Dustin Buckley had to completely refund his customers when the NCAA Final Four tournament was canceled on March 12. All of his work and expected profit was gone.
The 29-year-old self-employed ticket broker said he had about $250,000 in sales in 2019. Now, his business of buying and selling tickets to events such as Coachella, Ultra Music Festival and the NBA Finals is shut down due to the COVID-19 pandemic.
“I have no possibility for sales or income,” Buckley wrote in an email to The Alligator. “Even worse is that many of my sales from late 2019 were for events that were canceled in 2020.”
The unemployment rate in Alachua County rose to 8.8 percent in May, according to the U.S. Bureau of Labor Statistics.
Given the rise of unemployment amid the pandemic, more than 10 percent of the labor force in Alachua County has filed for unemployment benefits, according to the Reemployment Assistance Claims Dashboard. Residents have had issues applying for these benefits after a decrease in their hours and income, said Kristy Goldwire, Family Resource Center manager at the Southwest Advocacy Group (SWAG), a local organization that helps people in need by connecting them to local resources.
Starting at the end of March, Buckley said he had to apply three times for Reemployment Assistance through the Florida Department of Economic Opportunity website. He said the first time he applied, he got rejected about a month later because the website was not set up to handle self-employed people yet. Self-employed were not eligible to receive unemployment benefits prior to the pandemic.
The second time, Buckley said he learned on a Reddit thread he had to be rejected again before he could apply for the Pandemic Unemployment Assistance (PUA) program under the Coronavirus Aid, Relief and Economic Security Act, created for applicants who are ineligible for regular unemployment benefits.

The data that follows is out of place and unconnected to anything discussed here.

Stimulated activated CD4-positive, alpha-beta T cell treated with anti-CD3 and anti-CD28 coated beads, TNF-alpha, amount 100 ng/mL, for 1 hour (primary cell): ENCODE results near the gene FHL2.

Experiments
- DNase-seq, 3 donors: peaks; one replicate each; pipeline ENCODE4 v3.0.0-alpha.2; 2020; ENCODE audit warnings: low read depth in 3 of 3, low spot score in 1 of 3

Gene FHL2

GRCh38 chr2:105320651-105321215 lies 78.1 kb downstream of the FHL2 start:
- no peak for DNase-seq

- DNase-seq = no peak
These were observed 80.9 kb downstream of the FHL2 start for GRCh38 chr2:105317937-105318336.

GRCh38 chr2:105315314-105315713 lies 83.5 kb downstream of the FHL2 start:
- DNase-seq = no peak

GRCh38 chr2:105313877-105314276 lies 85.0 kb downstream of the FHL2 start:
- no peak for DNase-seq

According to a DEO website, claimants must file for state Reemployment Assistance before filing for PUA, and if they applied on or before April 4, they must submit another application: When claimants are determined ‘ineligible’ for state benefits, they will receive a message to file for PUA.
“The DEO is an unmitigated disaster,” Buckley wrote.
On March 27, President Donald Trump signed into law the CARES Act, a $2.2 trillion relief package that provided economic assistance for American workers, families and small businesses.
The CARES Act gives states the option to extend unemployment benefits by up to 13 weeks under the new Pandemic Emergency Unemployment Compensation (PEUC) program. It also allows self-employed, independent contractors and other workers who are ordinarily ineligible for unemployment benefits to be eligible for compensation under the Pandemic Unemployment Assistance (PUA) program.
People can apply for Reemployment Assistance directly online at the DEO website or complete a paper application and mail it to the DEO.
The PUA program gives eligible workers up to $275 per week. Workers also get an additional $600 per week under the CARES Act Federal Pandemic Unemployment Compensation (FPUC), which is available until July 25.
Buckley said he has not received the full amount of compensation per week from PUA because his income in the system was reported wrong and the website hasn’t updated it.